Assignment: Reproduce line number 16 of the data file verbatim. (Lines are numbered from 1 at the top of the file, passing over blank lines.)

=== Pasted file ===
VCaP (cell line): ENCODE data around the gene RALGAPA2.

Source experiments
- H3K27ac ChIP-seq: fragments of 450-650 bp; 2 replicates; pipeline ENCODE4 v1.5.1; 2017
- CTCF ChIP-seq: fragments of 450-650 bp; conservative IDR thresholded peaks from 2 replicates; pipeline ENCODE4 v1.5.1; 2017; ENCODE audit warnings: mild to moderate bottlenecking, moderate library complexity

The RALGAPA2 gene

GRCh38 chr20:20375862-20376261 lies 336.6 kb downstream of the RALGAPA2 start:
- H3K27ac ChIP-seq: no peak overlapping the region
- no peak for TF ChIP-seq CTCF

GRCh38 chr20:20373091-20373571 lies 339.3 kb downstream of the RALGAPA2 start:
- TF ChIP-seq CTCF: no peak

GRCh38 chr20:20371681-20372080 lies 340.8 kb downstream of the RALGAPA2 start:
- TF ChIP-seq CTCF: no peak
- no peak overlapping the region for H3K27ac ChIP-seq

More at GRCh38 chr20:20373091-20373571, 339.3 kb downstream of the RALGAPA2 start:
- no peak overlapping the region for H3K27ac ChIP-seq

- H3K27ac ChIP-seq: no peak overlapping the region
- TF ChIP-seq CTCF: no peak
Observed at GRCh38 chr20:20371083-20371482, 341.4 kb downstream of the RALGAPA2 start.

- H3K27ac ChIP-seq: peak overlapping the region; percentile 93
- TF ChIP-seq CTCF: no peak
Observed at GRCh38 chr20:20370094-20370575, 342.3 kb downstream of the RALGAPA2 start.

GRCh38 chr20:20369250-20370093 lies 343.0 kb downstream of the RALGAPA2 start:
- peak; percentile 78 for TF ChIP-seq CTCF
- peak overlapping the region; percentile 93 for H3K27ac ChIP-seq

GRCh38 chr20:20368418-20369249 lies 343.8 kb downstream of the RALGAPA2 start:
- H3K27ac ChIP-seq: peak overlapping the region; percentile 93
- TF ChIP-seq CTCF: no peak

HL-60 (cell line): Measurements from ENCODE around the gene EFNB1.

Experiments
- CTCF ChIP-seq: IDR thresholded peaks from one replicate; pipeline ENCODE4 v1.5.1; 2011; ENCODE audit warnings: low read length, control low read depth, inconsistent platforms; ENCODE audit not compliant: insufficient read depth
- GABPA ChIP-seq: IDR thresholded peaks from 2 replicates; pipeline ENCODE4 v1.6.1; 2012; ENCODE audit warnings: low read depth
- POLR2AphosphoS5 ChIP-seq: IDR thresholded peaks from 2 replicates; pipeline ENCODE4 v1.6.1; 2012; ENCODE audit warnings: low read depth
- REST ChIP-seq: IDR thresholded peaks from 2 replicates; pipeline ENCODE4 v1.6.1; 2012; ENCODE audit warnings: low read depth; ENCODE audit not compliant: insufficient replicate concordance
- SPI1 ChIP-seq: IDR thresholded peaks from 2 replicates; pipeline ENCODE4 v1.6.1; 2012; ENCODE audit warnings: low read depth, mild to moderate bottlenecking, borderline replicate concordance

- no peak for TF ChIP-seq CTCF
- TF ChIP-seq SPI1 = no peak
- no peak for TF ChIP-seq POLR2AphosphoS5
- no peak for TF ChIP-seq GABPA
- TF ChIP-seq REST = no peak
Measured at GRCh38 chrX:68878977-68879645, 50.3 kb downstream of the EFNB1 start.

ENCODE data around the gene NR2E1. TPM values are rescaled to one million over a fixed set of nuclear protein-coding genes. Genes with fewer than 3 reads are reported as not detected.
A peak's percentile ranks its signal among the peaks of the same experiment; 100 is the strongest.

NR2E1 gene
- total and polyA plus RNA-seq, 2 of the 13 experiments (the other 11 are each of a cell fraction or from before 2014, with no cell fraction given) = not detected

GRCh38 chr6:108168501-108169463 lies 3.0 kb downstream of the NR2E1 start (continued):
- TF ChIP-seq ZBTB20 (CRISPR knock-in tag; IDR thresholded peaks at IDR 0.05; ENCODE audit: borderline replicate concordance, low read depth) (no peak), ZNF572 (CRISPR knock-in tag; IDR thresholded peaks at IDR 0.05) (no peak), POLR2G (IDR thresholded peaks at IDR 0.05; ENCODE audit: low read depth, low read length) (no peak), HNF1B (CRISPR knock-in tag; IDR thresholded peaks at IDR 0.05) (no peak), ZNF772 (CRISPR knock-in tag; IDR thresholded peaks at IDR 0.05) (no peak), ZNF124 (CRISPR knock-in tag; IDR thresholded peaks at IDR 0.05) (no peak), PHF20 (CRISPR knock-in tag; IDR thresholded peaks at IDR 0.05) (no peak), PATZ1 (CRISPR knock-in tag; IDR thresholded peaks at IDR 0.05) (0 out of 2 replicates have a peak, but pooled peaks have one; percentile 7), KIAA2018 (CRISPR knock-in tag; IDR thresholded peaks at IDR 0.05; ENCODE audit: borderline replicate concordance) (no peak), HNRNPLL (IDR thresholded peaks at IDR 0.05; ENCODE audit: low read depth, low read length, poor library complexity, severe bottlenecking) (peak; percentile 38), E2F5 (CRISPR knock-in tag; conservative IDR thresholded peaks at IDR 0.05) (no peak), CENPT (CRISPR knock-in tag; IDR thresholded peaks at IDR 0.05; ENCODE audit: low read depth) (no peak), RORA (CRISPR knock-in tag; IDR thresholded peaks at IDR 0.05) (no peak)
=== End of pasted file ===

- H3K27ac ChIP-seq: no peak overlapping the region